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The Game Changers

Rehana Munir (Arts Illustrated) Last Updated On : 16th May 2020

Netflix’s science fiction anthology ‘Black Mirror’ erects a tower of technology to craft an interactive film that leaves the viewer/player gasping at its ambition, if nothing else, changing how we ‘watch’ or maybe how we ‘play’. Edited excerpts from the story.

Stills from the film Black Mirror: Bandersnatch (2018) by David Slade.

The first episode of Black Mirror’s fifth season – Striking Vipers – unearthed the dark possibilities of play in a way that only the discomfiting series can. In it, two of the central characters, Danny and Karl, share transcendent sexual chemistry the minute they assume their virtual identities, far removed from the ones they occupy in real life. For all the episode’s weaknesses, the fantasy world of the virtual reality game Striking Vipers X is so stunning, pleasurable – even spiritual – that for a moment one forgets the universe has been created by Charlie Brooker, purveyor of all things devious and unsettling. The computer game bits of the episode stand as a magnificent wish-fulfilling fantasy for the age of Instagram and Tinder where we not so much inhabit our identities as perform them.

Stills from the film Black Mirror: Bandersnatch (2018) by David Slade.

About five months before Striking Vipers was released on Netflix, the streaming platform did something that took even digital-native Black Mirror fans by surprise. They released an interactive film as part of the series, where the viewer turns into player, choosing her/his own adventure. My prior experience with multiple endings in fiction was via John Fowles’ French Lieutenant’s Woman, but even there you had to read both endings. A quick online search will yield results of experiments with entertainment where viewers choose their own paths in a story. But Bandersnatch throws so much technology at the idea that it appears it was invented by them. Does the technology work? Yes. Does it translate to top-notch entertainment? By Black Mirror’s definition, certainly. Would I engage with another such choose-yourown-plot piece? Probably not.

Stills from the film Black Mirror: Bandersnatch (2018) by David Slade.

And therein lies the rub. Black Mirror famously, infuriatingly, is never out to please or placate. It is out, instead, to bottle all the tech-fuelled alienation, melancholia and despair of our times and feed it back to us to aggravate the symptoms. It lures you with its flashbacks to a less complex time (Bandersnatch, for example, is set in 1984, one of many sly winks to art and culture throughout the film) only to infect you with its sense of time-travelling bleakness. And it does all of this brilliantly, I’ll admit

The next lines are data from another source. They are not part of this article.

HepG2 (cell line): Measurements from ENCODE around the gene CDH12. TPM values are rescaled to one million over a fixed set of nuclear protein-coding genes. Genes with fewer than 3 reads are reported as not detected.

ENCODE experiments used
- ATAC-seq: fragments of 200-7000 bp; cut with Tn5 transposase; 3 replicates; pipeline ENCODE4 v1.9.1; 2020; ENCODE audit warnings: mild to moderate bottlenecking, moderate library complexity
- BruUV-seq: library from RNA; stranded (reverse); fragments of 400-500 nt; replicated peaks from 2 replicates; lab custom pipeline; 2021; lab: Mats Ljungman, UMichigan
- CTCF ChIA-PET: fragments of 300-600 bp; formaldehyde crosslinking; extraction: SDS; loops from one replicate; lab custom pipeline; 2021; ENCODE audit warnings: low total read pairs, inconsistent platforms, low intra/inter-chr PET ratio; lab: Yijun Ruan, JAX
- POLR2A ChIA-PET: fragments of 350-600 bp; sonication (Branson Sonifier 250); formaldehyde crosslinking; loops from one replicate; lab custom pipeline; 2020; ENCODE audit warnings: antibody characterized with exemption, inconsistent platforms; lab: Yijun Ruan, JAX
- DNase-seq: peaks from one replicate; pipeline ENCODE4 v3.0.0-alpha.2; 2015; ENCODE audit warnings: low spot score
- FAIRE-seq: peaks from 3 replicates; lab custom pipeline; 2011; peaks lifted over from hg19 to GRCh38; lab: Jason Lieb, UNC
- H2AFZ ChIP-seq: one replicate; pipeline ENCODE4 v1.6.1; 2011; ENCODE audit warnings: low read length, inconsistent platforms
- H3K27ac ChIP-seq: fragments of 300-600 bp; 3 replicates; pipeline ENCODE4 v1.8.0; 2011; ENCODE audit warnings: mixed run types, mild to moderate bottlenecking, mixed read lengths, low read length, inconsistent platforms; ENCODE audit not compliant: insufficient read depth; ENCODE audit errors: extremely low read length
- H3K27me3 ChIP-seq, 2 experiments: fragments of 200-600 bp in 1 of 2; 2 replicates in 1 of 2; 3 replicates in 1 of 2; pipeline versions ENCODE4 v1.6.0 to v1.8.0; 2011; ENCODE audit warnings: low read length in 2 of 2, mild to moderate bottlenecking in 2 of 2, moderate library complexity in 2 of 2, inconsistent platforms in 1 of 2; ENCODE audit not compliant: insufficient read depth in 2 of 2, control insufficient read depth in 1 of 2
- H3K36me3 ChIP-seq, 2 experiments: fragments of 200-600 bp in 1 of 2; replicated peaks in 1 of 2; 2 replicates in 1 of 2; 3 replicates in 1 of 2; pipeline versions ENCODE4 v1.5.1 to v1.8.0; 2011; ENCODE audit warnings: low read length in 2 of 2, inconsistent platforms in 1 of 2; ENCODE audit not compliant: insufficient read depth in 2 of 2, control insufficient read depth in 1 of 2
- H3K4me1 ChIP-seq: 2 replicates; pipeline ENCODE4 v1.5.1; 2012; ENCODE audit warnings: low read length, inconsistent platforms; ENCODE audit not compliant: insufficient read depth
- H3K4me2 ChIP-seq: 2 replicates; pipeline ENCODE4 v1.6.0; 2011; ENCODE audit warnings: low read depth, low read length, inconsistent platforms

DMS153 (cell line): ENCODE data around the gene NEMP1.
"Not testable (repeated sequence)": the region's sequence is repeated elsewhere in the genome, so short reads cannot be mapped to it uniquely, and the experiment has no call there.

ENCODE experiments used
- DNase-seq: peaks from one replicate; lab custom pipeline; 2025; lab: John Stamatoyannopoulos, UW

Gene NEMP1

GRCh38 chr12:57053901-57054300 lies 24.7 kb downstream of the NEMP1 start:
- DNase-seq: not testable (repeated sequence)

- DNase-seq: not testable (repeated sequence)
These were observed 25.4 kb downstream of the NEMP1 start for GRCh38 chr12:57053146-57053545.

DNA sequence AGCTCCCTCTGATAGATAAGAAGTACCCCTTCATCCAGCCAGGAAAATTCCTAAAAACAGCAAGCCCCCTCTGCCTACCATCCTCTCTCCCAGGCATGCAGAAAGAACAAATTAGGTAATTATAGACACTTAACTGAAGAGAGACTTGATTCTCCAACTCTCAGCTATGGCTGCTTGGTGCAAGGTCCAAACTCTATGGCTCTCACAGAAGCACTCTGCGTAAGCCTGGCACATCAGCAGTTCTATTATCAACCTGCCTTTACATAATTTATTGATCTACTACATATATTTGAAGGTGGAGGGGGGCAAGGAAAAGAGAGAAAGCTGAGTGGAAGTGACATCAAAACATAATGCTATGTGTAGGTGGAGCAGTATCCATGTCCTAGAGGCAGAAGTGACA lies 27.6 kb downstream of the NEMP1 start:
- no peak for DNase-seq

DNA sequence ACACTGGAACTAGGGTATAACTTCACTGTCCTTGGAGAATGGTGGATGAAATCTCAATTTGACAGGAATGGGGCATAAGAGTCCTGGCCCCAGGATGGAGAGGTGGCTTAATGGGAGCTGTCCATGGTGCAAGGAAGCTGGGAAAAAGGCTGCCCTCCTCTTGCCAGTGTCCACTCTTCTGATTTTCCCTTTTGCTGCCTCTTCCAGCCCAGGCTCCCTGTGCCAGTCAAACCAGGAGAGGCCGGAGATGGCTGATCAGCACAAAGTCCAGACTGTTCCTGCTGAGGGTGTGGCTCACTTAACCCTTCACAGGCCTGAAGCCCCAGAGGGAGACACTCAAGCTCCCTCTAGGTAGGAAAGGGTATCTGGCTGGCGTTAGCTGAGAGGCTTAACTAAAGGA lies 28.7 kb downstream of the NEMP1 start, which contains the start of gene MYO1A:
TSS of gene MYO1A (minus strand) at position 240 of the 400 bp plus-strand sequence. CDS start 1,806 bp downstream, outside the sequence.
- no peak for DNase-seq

Stills from the film Black Mirror: Bandersnatch (2018) by David Slade.

In Bandersnatch, the makers dangle the idea of play at the viewer: you can (ostensibly) choose what storyline you go down in the plot. Now there’s a great thrill when you begin the film/game: there are so many different choices to make, each with its own set of outcomes. Early on, when your screen implores you to choose a direction at a fork in the plot, a rush of excitement is inevitable. Where will this choice lead me? you ask yourself as the suspenseful music urges you on. By and by it becomes evident that whatever you choose, there’s an element of doom baked into the choice. Even more telling is the fact that if you do not choose at all, the game chooses for you. So this is about human agency in a hostile world, you find yourself thinking. Am I having fun, though? you wonder. How the hell have they programmed this! you marvel. The early associations with Lewis Carrol (The Bandersnatch is a monster who appeared in his Jabberwocky and Through the Looking Glass) spiral into a Beckettian abyss. You, like me, might tire easily of Brooker’s digital dystopia, but you have to admire it all the same.
Rehana is a Mumbai-based writer-editor. To read the full article, click here.


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